The ruling party, NRM has secured yet two more election victories after the Court of Appeal today overturned two previous High court judgements, which had thrown out of parliament two of its MPs over electoral malpractices.
Vincent Waboyo (Budadiri West) and Isaac Mulindwa Ssozi (Lugazi Municipality) will have another tenure in parliament after two different panels of the Court of Appeal ruled that the High court judges who kicked them out parliament either didn’t “properly evaluate evidence on the record” or they “completely misinterpreted the law”.
On June 15, the High court in Mbale annulled the election of NRM’s Woboya as Budadiri East MP. Justice Andrew Bashaija ruled that Woboya had failed to prove to court that he resigned his job at the Office of the Prime Minister (OPM) before getting nominated. The petition was filed by Forum for Democratic Change’s Isaiah Sasaga.
Justice Bashaija ruled that the Electoral Commission illegally nominated Woboya because he had not retired as the principal disaster management officer at OPM. Bashaija said although documents tendered in court showed that Woboya retired on May 10, 2015, he continued to receive a salary up to December of the same year.
Court records showed that Woboya also received Shs 12 million, Shs 14.5 million, Shs 10.3 million, Shs 1.8 million and Shs 1.98 million in June 2015 from OPM to disseminate disaster management information in Kween, Sironko and Bulambuli districts.
However, justices led by Steven Kavuma who has since retired, Richard Buteera, who has since been promoted to the Supreme court and Geoffrey Kiryabwire faulted Bashaija for failing to evaluate evidence on record thus arriving to a wrong conclusion of dismissing Woboya from parliament.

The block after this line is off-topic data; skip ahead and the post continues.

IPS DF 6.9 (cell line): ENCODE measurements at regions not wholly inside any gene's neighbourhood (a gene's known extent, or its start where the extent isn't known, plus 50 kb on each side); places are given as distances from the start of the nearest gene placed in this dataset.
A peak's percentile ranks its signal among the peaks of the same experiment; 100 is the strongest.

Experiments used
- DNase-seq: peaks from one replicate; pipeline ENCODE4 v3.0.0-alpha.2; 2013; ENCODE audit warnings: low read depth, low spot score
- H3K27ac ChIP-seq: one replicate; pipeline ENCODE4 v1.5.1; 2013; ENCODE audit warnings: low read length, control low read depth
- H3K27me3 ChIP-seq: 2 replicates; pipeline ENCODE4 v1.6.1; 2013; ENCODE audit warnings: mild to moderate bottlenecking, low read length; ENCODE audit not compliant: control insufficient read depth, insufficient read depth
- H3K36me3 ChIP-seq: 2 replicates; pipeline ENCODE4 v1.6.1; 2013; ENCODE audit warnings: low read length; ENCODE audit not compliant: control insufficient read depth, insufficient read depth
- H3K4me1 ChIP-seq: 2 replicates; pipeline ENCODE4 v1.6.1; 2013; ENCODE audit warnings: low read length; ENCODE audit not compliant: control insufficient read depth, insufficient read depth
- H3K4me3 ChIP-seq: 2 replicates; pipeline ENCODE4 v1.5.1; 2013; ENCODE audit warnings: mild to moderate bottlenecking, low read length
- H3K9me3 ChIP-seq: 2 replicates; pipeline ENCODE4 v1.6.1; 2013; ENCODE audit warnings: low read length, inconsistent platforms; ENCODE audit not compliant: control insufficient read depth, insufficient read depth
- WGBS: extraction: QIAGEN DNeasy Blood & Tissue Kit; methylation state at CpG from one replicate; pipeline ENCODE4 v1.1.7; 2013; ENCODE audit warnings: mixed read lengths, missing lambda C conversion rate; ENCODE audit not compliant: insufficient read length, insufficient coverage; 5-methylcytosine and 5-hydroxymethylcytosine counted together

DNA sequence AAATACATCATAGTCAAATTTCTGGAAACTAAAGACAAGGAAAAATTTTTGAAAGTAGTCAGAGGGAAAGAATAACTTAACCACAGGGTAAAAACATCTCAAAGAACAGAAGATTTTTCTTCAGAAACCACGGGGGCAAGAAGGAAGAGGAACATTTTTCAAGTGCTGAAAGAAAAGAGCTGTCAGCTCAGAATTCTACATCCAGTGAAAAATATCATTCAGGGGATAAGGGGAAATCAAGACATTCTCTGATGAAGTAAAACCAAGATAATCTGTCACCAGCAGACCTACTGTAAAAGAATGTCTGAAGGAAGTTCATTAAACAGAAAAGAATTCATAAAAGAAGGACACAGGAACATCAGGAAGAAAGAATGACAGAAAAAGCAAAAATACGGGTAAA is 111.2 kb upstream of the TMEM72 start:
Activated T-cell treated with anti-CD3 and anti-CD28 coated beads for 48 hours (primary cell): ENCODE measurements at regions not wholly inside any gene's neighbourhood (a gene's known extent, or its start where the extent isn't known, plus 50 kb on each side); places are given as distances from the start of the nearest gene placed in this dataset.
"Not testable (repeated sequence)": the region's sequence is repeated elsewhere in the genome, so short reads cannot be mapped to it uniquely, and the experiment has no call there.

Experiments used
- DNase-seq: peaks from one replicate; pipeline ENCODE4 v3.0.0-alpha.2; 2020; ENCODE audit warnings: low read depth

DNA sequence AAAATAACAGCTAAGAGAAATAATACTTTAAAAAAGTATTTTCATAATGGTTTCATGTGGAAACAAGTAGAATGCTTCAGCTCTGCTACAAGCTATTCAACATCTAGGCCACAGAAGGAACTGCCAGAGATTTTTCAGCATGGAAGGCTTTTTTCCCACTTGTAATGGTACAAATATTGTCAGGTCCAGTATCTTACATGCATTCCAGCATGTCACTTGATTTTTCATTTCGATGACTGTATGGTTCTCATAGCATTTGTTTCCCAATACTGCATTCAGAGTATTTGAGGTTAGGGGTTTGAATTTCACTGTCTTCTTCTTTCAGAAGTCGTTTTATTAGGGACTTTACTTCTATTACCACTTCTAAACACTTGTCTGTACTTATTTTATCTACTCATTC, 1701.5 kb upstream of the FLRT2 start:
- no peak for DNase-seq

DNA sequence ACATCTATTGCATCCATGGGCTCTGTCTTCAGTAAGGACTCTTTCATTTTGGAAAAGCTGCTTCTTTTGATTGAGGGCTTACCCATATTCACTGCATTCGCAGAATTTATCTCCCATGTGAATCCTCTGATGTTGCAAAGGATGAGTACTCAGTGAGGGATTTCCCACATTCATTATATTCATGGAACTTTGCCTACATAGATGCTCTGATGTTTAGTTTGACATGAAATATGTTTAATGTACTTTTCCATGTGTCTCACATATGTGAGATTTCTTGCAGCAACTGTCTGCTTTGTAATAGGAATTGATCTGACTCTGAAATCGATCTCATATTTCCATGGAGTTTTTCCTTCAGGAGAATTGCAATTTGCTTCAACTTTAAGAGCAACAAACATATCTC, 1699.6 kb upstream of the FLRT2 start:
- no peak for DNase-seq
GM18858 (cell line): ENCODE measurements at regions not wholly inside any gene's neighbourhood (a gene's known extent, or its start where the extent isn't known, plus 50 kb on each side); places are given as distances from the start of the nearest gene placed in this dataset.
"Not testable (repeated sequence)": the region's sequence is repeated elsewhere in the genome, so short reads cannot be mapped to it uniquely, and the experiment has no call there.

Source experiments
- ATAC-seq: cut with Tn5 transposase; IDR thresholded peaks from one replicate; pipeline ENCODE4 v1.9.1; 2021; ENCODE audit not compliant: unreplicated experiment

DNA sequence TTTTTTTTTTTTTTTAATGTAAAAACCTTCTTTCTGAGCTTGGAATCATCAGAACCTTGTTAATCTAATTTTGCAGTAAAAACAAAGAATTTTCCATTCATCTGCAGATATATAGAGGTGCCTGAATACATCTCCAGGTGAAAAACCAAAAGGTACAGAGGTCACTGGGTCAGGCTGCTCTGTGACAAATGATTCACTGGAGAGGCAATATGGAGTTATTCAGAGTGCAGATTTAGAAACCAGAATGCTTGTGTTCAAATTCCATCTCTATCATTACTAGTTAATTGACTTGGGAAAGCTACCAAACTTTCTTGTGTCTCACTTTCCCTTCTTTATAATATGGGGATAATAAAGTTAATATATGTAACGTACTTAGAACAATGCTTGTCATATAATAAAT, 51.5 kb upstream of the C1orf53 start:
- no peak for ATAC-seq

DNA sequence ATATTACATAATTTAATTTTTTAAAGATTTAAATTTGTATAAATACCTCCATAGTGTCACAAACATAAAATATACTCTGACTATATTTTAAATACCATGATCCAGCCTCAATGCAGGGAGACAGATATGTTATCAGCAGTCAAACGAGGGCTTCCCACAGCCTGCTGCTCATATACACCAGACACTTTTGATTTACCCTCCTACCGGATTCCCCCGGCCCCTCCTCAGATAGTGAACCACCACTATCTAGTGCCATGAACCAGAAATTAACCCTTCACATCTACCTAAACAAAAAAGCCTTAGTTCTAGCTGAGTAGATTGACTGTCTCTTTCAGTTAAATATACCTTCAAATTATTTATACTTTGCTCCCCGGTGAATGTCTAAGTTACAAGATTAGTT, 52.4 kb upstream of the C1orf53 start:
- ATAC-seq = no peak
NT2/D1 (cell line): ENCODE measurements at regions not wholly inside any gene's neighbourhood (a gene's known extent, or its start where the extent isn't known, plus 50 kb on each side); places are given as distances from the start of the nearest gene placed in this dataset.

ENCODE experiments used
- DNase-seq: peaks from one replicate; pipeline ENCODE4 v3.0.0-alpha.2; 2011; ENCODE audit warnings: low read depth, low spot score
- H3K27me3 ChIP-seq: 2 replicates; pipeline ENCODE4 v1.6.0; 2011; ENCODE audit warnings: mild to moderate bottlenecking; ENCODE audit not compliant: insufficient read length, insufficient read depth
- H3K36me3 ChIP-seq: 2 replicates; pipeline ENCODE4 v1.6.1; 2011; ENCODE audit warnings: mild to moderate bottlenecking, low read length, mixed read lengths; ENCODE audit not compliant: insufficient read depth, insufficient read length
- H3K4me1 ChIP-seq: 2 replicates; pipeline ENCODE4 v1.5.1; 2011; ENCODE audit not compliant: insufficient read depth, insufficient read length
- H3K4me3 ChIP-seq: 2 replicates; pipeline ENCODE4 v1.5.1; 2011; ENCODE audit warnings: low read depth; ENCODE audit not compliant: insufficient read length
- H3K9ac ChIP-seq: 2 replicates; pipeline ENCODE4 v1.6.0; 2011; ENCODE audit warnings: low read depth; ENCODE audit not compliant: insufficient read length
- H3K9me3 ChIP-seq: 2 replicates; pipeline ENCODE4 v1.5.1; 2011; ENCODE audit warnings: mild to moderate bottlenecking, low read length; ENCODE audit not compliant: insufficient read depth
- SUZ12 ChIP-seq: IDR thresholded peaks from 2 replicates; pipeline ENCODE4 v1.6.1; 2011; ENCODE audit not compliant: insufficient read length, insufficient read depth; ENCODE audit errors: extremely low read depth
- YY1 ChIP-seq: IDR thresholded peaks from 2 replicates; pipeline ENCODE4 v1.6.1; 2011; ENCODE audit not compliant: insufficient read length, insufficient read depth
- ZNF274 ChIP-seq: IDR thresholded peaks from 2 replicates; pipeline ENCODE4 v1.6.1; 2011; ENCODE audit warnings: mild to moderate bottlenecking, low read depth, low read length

First, the trio took exception to Bashaija’s ruling which was to the effect that, instead of Woboya resigning from his office as the law envisages, he just retired. But the judges in their unanimous judgement faulted Bashaija for drawing a difference between retiring and resigning saying that they have the same effect.
“We therefore find that our re-evaluation of the evidence presented at the trial shows that indeed the appellant did properly and legally retire from service as required by law,” the three ruled in unison.
They also overturned Justice Bashaija’s findings which were to the effect that Woboyo continued to receive a salary after May 10, 2015, the month in which he claims to have retired, saying that upon securitizing evidence, they found that upon retirement, the legislator only received salary for June.